Give For Good:

Anthony Kuhn

International Correspondent Anthony Kuhn official base is Jakarta, Indonesia, where he opened NPR's first bureau in that country in 2010. From there, he has covered Southeast Asia, and the gamut of natural and human diversity stretching from Myanmar to Fiji and Vietnam to Tasmania. During 2013-2014, he is covering Beijing, China, as NPR's Louisa Lim is on fellowship.

Prior to Jakarta, Kuhn spent five years based in Beijing as a NPR foreign correspondent reporting on China and Northeast Asia. In that time Kuhn covered stories including the effect of China's resurgence on rest of the world, diplomacy and the environment, the ancient cultural traditions that still exert a profound influence in today's China, and the people's quest for social justice in a period of rapid modernization and uneven development. His beat also included such diverse topics as popular theater in Japan and the New York Philharmonic's 2008 musical diplomacy tour to Pyongyang, North Korea.

In 2004-2005, Kuhn was based in London for NPR. He covered stories ranging from the 2005 terrorist attacks on London's transport system to the wedding of Prince Charles and Camilla Parker Bowles. In the spring of 2005, he reported from Iraq on the formation of the post-election interim government.

Kuhn began contributing reports to NPR from China in 1996. During that time, he also worked as an accredited freelance reporter with the Los Angeles Times, and as Beijing correspondent for the Far Eastern Economic Review.

In what felt to him a previous incarnation, Kuhn once lived on Manhattan's Lower East Side and walked down Broadway to work in Chinatown as a social worker. He majored in French literature at Washington University in St. Louis. He gravitated to China in the early 1980s, studying first at the Beijing Foreign Languages Institute and later at the Johns Hopkins University-Nanjing University Center for Chinese and American Studies in Nanjing.

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4:03pm

Fri March 27, 2015
Asia

In Regulating Outdoor Dancing, China Tells Seniors How To Bust A Move

Originally published on Fri March 27, 2015 7:07 pm

China's sports bureaucracy threatened this week to standardize dancing in public squares. Government committees have for decades drafted standardized eye exercises for squinting school children, calisthenics for office workers and Tai Chi routines for retirees.

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3:37pm

Sun March 22, 2015
Parallels

Founding Father Of Modern Singapore, Lee Kuan Yew, Dies At 91

Originally published on Mon March 23, 2015 7:03 am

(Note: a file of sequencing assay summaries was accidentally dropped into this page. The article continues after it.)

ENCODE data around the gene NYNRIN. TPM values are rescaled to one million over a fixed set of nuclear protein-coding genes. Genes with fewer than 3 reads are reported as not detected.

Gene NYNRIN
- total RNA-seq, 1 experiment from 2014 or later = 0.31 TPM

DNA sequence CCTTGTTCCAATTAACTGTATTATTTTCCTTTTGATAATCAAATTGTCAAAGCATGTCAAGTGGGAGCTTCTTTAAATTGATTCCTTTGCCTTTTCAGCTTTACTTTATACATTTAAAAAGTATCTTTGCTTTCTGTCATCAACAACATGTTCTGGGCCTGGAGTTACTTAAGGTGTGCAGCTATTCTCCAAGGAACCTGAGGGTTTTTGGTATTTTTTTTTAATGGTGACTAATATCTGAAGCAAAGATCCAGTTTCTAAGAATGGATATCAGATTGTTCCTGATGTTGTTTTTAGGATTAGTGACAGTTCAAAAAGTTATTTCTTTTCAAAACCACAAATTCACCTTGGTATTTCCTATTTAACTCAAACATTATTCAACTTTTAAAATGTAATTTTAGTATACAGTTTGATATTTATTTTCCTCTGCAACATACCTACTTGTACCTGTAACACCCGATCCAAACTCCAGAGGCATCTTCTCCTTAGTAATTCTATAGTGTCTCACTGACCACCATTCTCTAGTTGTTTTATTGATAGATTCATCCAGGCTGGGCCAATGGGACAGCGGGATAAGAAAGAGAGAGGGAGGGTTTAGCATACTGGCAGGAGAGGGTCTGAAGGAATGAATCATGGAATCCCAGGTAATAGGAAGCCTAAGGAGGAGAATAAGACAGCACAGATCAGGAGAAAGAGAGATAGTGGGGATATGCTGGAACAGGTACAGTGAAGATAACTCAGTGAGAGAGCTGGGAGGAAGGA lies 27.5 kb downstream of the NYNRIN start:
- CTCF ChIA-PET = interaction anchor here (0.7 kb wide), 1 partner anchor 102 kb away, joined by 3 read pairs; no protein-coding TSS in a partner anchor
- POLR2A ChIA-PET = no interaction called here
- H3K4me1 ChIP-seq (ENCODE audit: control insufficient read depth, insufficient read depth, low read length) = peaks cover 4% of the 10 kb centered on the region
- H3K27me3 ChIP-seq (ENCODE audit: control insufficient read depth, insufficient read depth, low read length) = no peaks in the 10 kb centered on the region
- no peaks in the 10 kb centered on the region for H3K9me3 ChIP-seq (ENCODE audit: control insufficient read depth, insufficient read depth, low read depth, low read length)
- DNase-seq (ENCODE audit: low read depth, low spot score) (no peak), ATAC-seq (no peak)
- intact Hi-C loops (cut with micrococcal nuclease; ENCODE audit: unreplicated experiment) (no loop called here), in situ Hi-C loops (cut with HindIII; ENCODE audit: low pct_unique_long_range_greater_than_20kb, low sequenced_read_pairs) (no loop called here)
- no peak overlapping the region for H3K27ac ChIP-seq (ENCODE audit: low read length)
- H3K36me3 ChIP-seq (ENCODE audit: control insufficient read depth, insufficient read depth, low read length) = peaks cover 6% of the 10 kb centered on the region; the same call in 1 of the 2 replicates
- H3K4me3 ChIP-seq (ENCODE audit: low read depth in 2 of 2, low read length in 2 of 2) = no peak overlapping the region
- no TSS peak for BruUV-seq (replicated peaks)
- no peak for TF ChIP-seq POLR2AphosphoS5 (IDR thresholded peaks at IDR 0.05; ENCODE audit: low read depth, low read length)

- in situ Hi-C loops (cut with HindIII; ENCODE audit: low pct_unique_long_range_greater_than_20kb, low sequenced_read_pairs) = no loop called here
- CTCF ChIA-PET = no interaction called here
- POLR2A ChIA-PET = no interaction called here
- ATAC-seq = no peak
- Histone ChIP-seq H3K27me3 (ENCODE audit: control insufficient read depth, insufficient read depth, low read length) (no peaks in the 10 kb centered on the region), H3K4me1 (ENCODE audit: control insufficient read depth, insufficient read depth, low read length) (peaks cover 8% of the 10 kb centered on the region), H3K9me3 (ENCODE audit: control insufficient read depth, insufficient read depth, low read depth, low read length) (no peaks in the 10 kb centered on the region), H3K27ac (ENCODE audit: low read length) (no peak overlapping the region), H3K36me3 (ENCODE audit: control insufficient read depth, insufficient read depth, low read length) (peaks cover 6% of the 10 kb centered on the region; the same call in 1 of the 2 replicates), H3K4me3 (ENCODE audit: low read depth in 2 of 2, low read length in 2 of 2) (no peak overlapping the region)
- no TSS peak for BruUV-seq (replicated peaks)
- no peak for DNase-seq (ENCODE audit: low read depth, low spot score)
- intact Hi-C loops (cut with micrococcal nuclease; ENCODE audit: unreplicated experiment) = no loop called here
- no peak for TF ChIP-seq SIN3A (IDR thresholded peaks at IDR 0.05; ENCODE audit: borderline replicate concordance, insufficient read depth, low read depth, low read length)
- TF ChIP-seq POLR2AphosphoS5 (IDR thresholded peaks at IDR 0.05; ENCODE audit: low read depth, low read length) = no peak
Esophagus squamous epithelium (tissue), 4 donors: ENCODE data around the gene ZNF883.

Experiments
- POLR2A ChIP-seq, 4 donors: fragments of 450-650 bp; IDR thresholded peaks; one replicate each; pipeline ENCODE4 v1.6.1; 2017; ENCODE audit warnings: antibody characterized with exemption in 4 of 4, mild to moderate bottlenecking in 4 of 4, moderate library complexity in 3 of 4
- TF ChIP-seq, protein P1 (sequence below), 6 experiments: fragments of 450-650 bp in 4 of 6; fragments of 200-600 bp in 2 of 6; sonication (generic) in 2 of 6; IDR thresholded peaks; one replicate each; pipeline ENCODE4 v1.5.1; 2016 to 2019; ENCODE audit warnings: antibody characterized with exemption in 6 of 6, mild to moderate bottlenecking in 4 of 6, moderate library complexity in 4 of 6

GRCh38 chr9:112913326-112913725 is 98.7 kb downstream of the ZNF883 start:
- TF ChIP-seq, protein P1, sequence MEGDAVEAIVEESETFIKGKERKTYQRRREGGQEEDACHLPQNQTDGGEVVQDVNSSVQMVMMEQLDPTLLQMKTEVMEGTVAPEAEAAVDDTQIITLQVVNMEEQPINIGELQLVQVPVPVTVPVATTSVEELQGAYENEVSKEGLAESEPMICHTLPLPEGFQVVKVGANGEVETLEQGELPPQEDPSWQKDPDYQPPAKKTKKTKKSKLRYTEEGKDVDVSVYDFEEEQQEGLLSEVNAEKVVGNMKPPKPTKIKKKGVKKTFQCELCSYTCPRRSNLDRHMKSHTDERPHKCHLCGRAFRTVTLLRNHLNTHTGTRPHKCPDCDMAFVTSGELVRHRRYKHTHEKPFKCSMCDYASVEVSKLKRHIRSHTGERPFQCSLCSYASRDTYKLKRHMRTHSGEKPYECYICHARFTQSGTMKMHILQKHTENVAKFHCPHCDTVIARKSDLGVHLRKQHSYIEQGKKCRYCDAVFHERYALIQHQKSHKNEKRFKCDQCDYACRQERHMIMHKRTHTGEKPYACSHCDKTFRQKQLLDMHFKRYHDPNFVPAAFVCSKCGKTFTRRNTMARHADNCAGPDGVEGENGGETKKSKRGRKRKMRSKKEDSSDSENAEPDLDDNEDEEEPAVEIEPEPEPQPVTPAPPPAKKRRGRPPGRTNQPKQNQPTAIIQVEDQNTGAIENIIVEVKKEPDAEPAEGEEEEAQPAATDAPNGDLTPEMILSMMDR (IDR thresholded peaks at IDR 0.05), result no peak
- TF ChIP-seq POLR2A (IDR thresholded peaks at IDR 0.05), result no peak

The crowd cheers as Singapore's former Prime Minister Lee Kuan Yew (center) arrives at the Marina Bay Floating Platform for the annual National Day Parade celebrations in Singapore on Aug. 9, 2012.
Calvin Wong Reuters/Landov

Lee Kuan Yew, the founding father of modern Singapore and one of Asia's most influential politicians, has died at age 91, according to the Singapore Prime Minister's office.

During more than a half-century as Singapore's leader, he helped turn the city-state from a sleepy British colony into an affluent and efficient trading enclave, which enjoys the world's third-highest per capita GDP.

But he was also criticized for running a one-party, authoritarian regime under which critics were muzzled and political rivals hounded.

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3:55pm

Fri March 20, 2015
Asia

Renewed Fighting Creates Setback For Myanmar's Efforts To End Civil War

Originally published on Fri March 20, 2015 6:58 pm

Copyright 2015 NPR. To see more, visit http://www.npr.org/.

Transcript

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2:24pm

Wed March 11, 2015
Parallels

As Palm Oil Farms Expand, It's A Race To Save Indonesia's Orangutans

Originally published on Wed March 11, 2015 9:40 pm

A baby orangutan wearing a diaper swings through the trees at the Sumatran Orangutan Conservation Program outside Medan, capital of Indonesia's North Sumatra province. The program takes mostly orphaned orangutans, nurses them back to health and releases them back into the wild.
Anthony Kuhn NPR

On a hillside on the Indonesian island of Sumatra, about 50 red-haired refugees are learning how to be orangutans once again. The country's booming palm oil industry has encroached on their habitats, leaving many of them homeless and orphaned.

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2:30pm

Wed March 4, 2015
Parallels

The Anti-Pollution Documentary That's Taken China By Storm

Originally published on Wed March 4, 2015 7:29 pm

Journalist Chai Jing used $160,000 of her own money to produce a documentary on China's air pollution problem.
Screenshot/Under the Dome

Two hundred million and counting: That's how many times a documentary about China's massive air pollution problem has been viewed online since the weekend. Environmentalists are hailing it as an eye-opener for Chinese citizens.

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